Scheffler's 65 was one shot off the round of the day, and he did it with back-to-back birdies on holes one and two, before also making gains at 10, 12 and 17 down the back nine.

Fellow round one leader Beau Hossler matched Scheffler again – but after two eagles on par-fours in his first round, he did it in much more traditional fashion this time around, also going bogey-free with five birdies.

Joining that pair atop the leaderboard was Scott Stallings, one of two players to shoot Friday's best score of 64, along with New Zealand's Danny Lee, who improved to sit six off the lead after a 73 on Thursday.

Speaking to Golf Channel after stepping off the 18th green, Scheffler said improvements he has made this season are paying off after traditionally struggling at Colonial Country Club.

"I've worked really hard, just creating a lot of different shots for myself," he said.

"This golf course is a lot about the approach play, and at first it didn't suit my eye, but I've really changed and improved my iron play and created a lot of different shots for myself, and it looks like the hard work is paying off here.

"I think I like it when the conditions are really hard, I'd rather it be very difficult than very easy.

"I feel like it's one of those things where if you're playing really good golf you can kind of extend yourself, so I'm excited for the challenges this weekend."

Patrick Reed sat one stroke back from the lead, alone at eight under after his second 66 of the week, with fellow Americans Pat Perez and Chris Kirk rounding out the top five at seven under.

Next came a five-man group at six under consisting of Americans Max McGreevy, Harold Varner III and Davis Riley, with Australian Cam Davis and Norway's Viktor Hovland.

Pre-tournament favourite Jordan Spieth, Webb Simpson and John Huh stood at five under, while Mito Pereira headlined the logjam at four under, still in the mix after his capitulation at the US PGA Championship last weekend.

Max Homa finished three strokes inside the cut line at two under, while Tony Finau and Rickie Fowler were at one under, and Im Sung-jae was one inside the line at even par.

Collin Morikawa and Talor Gooch made the weekend on the number, finishing at one over, while the US PGA Championship playoff pairing of Will Zalatoris and Justin Thomas were both at three over, out of the hunt this time.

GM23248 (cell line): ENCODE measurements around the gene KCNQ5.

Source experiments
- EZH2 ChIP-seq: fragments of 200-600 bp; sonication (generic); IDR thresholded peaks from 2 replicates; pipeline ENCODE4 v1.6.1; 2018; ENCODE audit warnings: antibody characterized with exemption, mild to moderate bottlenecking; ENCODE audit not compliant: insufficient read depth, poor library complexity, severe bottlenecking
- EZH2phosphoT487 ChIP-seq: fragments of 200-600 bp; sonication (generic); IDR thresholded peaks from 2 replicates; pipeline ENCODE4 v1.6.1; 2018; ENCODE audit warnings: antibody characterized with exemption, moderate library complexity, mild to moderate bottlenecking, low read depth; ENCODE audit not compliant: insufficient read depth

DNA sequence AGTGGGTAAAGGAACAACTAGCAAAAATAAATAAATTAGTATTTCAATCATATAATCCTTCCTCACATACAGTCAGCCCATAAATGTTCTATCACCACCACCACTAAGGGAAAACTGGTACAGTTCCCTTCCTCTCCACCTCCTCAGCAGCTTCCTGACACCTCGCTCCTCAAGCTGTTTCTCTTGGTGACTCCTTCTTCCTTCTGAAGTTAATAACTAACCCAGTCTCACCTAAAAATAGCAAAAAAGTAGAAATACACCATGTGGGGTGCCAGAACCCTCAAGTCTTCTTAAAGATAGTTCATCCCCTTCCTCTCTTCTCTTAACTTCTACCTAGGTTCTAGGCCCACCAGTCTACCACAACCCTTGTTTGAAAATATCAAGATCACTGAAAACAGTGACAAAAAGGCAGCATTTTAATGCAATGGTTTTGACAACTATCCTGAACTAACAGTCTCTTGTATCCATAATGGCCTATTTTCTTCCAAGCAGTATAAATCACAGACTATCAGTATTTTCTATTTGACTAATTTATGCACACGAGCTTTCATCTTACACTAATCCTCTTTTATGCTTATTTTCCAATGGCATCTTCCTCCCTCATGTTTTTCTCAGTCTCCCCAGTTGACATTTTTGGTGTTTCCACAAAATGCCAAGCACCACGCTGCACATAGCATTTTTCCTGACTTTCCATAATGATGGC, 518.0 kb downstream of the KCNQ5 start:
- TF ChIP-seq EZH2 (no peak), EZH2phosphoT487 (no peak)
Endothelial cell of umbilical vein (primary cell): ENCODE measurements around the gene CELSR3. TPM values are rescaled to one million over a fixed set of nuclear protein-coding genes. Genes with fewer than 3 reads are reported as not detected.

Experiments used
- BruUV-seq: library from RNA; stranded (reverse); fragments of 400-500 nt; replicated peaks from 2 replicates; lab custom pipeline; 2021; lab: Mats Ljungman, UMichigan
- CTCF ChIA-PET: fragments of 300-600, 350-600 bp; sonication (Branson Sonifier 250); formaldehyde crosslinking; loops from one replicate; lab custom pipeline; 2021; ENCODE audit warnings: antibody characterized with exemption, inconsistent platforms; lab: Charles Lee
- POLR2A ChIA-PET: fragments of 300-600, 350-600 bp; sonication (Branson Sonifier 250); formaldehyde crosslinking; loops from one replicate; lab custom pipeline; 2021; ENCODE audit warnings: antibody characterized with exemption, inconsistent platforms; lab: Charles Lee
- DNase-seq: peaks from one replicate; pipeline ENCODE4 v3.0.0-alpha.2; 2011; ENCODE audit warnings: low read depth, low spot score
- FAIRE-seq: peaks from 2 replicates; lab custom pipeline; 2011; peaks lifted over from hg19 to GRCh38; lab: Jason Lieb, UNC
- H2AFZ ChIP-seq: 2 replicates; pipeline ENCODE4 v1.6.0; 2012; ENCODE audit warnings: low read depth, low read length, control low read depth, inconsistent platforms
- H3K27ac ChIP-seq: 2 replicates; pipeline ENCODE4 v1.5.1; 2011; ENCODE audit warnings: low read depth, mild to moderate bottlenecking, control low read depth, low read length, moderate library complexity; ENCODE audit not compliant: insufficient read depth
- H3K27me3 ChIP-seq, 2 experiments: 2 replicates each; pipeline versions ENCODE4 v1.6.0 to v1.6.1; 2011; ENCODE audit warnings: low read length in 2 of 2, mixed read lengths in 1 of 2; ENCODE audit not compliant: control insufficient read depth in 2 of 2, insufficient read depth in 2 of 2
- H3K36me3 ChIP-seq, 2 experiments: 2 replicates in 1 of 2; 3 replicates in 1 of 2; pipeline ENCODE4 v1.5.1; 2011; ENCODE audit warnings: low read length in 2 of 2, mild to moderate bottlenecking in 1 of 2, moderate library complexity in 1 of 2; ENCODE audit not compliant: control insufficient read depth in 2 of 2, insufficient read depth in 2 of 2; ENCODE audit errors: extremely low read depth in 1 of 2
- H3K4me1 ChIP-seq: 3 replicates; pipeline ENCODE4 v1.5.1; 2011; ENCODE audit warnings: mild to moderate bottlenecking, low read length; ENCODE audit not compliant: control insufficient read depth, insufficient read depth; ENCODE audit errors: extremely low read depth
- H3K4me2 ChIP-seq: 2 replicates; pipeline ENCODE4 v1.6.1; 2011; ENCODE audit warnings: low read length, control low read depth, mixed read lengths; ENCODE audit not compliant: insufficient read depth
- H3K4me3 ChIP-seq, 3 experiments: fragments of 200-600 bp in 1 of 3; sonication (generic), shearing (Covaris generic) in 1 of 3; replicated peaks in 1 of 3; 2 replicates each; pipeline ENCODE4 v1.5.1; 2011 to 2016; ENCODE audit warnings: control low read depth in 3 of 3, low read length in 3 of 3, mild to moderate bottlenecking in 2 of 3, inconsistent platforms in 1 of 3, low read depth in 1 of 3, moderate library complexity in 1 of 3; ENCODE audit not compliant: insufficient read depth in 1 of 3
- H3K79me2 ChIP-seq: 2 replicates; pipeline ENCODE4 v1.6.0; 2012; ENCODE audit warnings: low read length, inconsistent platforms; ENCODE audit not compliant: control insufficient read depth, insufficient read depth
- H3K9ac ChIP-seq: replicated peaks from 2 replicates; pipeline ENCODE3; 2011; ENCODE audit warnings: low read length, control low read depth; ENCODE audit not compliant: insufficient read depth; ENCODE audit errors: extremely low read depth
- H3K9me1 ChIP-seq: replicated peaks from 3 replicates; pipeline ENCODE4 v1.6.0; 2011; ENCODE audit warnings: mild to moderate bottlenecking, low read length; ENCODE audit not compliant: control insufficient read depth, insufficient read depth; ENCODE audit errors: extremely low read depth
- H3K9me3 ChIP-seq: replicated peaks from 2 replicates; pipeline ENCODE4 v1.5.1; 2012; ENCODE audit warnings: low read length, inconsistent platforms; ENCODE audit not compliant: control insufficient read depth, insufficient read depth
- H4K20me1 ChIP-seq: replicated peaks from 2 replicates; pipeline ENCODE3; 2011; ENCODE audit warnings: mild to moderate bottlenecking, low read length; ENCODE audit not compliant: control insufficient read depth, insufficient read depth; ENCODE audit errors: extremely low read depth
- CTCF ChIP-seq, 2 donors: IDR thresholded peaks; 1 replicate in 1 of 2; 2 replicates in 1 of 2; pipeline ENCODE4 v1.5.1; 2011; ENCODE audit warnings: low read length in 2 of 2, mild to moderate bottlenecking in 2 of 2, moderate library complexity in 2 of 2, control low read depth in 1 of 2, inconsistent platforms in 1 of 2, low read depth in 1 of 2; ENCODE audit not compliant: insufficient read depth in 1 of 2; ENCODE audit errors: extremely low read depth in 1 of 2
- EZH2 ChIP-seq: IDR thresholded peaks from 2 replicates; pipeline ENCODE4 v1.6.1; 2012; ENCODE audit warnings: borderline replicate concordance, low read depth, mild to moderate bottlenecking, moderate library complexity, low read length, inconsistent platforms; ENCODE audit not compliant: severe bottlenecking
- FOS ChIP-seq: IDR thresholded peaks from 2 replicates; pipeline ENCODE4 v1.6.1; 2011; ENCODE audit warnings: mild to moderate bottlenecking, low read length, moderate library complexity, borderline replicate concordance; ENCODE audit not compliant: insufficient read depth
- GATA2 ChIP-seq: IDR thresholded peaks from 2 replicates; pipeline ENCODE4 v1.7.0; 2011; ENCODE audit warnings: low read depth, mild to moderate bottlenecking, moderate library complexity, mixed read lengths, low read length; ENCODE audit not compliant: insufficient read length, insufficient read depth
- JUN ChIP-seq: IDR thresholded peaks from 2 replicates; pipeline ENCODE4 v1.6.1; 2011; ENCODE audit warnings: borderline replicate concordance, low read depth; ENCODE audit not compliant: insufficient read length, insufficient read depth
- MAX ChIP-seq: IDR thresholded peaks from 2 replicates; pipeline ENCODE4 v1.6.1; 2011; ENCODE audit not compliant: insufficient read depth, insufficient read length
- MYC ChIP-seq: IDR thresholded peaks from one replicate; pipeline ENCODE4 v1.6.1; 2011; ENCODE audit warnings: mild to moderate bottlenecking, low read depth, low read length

World number one Scottie Scheffler was part of an eight-man group atop the leaderboard after the first round of the Charles Schwab Challenge, played at Colonial Country Club in Texas.

Scheffler, who shot a bogey-free 66 despite only hitting 50 per cent of the fairways in regulation, was joined by fellow Americans Harold Varner III, Chris Kirk, Beau Hossler, Patrick Reed and Webb Simpson, as well as Canadian Nick Taylor and Australian Cam Davis.

Hossler produced the most notable round, with two eagles – both coming on par-fours – in his last four holes to fly up the leaderboard.

One shot off the lead were a group including Davis Riley and Kevin Na, while pre-tournament favourite Jordan Spieth was back at one under, tied with Victor Hovland and Max Homa.

Spieth, who is from Texas, has an impeccable record at Colonial, with seven top-10 finishes – including three runners-up and a win – from nine starts on the PGA Tour.

Speaking to the media after finishing his round, Spieth said he is battling his putter at the moment but that he is confident things will turn in his favour.

"I think I'm typically more comfortable with reads here, although today here was totally different, I misread a number of putts today," he said.

"But I stroked it beautifully, I just felt great about the way I putted, I just didn't get much to go.

"Those are the kind of rounds where you can either look at it negatively, or you can say at it like 'hey, that lid is going to come off one of these times, and all of a sudden they're all going to pour in'.

"It's done that for me [previously] at Colonial, so I think that's the attitude I'm going to take."

At even par were a strong international group including Chile's US PGA Championship main character Mito Pereira, Colombia's Sebastian Munoz, England's Ian Poulter, American Collin Morikawa and the South Korean duo of Lee Kyoung-hoon and Im Sung-jae.

PGA Championship winner Justin Thomas was at one over, while his playoff opponent last week Will Zalatoris was a shot further back at two over.

Michelle Wie West, the teenage prodigy who went on to win the U.S. Women's Open, has announced she intends to step away from the LPGA Tour.

The Hawaii-born player, who burst onto the scene as a 10-year-old when she qualified for the U.S. Women's Amateur Public Links Championship, will play just two more competitive events.

Wie West, who gave birth to her first child in 2020, is now 32 and has only played once on the LPGA Tour this year, at the Hilton Grand Vacations Tournament of Champions in January.

She will play the U.S. Women's Open next week and also next year, but that may be it for her as a professional golfer.